One element easily used to gauge the health of Everquest is to watch Everquest Online Adventures. EQOA has a lot of difficulty to overcome. It is a console title for an older system. It required specialized hardware, a wired network adapter and keyboard, to run. It had very little expansion or patch potential since patches had to fit within a Playstation 2 memory card. How EQOA ever got out the door is somewhat of a miracle. It isn't a bad game but it required a lot of work from the player to even get started.
Everquest Online Adventures still operates today, four years after its original release. With the release of the Playstation 3, it would still seem that EQOA's future is even more bleak but still it hangs on.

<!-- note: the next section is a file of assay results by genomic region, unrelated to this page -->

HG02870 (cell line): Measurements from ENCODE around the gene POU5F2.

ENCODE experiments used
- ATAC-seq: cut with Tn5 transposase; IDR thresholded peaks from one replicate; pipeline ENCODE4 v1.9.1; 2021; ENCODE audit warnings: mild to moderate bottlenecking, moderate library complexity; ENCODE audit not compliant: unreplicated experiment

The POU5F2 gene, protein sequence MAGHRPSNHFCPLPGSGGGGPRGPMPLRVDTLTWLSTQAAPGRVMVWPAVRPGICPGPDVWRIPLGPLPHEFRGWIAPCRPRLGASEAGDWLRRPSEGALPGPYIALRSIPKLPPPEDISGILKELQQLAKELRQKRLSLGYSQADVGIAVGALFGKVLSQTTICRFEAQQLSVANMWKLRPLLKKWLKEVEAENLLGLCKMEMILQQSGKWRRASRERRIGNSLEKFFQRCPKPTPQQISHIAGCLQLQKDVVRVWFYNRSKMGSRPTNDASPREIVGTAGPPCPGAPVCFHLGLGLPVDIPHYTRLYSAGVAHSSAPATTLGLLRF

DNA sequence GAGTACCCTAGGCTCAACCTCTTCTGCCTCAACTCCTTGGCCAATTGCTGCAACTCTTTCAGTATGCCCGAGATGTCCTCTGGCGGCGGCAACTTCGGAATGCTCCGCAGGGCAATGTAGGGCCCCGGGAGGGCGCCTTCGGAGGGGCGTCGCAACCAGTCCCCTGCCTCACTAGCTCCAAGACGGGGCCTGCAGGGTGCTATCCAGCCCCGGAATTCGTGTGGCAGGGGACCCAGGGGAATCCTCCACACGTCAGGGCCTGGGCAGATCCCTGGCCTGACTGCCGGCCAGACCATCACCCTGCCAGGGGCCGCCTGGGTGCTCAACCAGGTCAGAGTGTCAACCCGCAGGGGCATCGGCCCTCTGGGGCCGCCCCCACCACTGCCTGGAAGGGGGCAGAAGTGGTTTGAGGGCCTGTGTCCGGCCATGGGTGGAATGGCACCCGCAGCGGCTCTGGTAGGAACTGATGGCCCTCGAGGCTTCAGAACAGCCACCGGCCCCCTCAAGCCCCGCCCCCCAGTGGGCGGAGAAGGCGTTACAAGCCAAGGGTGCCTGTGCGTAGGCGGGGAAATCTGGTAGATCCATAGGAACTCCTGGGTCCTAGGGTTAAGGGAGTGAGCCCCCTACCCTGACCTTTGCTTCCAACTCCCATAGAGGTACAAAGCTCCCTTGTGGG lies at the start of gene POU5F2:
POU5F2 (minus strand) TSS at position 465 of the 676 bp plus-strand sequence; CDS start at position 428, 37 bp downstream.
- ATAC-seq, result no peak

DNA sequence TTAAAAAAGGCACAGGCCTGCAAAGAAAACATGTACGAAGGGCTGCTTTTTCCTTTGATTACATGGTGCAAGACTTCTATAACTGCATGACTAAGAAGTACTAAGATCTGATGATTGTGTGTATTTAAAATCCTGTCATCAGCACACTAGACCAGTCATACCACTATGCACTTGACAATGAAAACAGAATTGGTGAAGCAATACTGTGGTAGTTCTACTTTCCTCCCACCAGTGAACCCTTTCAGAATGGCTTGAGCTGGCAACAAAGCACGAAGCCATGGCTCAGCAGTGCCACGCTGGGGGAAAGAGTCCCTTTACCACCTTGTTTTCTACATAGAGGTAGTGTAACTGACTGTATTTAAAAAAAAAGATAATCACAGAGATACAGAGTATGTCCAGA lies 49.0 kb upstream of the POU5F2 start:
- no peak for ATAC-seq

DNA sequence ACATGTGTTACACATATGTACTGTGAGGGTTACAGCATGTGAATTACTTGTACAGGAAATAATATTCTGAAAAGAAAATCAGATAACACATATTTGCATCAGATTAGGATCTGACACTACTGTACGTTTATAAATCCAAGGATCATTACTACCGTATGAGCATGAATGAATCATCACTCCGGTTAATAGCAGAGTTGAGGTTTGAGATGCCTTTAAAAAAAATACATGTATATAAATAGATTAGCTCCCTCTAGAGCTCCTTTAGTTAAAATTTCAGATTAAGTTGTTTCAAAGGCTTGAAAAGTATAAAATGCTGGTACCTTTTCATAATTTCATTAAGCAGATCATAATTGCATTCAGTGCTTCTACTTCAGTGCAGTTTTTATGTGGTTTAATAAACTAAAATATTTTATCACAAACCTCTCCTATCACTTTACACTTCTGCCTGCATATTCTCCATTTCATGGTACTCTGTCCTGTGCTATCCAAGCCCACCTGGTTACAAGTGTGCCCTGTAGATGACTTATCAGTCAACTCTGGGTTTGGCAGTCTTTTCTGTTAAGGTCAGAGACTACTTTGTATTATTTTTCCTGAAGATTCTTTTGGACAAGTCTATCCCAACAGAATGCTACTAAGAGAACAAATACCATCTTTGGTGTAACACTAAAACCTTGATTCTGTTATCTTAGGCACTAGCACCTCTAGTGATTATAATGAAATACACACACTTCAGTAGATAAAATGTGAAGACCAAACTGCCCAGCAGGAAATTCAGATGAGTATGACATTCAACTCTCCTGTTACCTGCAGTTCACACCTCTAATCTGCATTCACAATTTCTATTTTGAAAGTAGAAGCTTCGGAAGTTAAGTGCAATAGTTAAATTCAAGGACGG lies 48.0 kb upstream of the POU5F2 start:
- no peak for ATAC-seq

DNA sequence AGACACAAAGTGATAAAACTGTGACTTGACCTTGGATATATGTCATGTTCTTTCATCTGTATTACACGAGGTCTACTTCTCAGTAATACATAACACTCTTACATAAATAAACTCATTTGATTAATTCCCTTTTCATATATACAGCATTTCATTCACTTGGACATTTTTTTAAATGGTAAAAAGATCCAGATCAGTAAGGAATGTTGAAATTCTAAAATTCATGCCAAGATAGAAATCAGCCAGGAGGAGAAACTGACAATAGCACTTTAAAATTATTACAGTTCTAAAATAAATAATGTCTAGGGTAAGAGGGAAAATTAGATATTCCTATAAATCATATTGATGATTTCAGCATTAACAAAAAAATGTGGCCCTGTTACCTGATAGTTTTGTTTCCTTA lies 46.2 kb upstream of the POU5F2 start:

EQOA is the MMO we should watch to see just how long SOE will keep a MMO alive before deciding to pull the plug. Right now it would appear that any loss SOE accepts in relation to EQOA is low enough to make it worth keeping around. They can lower this loss by tying it into the rest of the server, network, and support infrastructure used by all of the other games they support.
This broad MMO infrastructure means that any of the SOE-branded MMOs are likely to stay online for a very long time. EQ, as one of the more popular SOE MMOs, is no exception.
SOE continues to announce and release new expansions for Everquest twice a year. While some, like the Serpent's Spine, have more to offer than others, like Prophecy of Ro, a lot of new content gets released every year into a game now eight years old.